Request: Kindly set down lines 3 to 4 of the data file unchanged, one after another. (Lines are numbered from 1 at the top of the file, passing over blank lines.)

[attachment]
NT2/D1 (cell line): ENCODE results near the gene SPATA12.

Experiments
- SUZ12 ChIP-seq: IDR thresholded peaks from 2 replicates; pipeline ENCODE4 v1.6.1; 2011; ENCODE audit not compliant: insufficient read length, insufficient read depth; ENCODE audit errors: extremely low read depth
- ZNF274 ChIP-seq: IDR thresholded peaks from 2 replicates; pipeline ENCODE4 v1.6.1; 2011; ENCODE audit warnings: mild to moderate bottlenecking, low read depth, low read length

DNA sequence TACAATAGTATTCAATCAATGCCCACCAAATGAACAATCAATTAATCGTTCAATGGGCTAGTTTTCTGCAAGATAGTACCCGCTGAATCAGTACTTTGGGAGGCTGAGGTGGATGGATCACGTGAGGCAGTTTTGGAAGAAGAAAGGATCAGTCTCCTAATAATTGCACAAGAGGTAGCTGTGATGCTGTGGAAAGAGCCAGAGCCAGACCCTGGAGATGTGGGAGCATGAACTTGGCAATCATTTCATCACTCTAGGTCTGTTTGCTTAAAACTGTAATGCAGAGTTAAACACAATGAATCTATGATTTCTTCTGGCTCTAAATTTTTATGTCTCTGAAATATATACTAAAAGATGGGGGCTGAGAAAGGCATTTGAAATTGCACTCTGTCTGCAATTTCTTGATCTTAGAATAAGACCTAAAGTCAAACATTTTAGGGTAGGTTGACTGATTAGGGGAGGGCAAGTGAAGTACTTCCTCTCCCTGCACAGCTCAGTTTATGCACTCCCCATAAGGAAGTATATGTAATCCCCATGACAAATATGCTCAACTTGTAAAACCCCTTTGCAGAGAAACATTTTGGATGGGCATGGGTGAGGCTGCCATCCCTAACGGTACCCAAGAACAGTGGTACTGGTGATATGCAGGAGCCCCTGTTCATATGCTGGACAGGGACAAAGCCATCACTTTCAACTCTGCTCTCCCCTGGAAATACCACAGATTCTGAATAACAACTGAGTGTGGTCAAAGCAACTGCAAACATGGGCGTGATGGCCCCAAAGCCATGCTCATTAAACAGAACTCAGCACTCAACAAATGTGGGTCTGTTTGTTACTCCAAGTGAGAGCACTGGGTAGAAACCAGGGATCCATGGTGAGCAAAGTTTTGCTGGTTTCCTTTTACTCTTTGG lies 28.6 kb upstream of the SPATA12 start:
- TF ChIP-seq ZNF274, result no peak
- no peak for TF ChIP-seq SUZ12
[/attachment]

- SUZ12 ChIP-seq: IDR thresholded peaks from 2 replicates; pipeline ENCODE4 v1.6.1; 2011; ENCODE audit not compliant: insufficient read length, insufficient read depth; ENCODE audit errors: extremely low read depth
- ZNF274 ChIP-seq: IDR thresholded peaks from 2 replicates; pipeline ENCODE4 v1.6.1; 2011; ENCODE audit warnings: mild to moderate bottlenecking, low read depth, low read length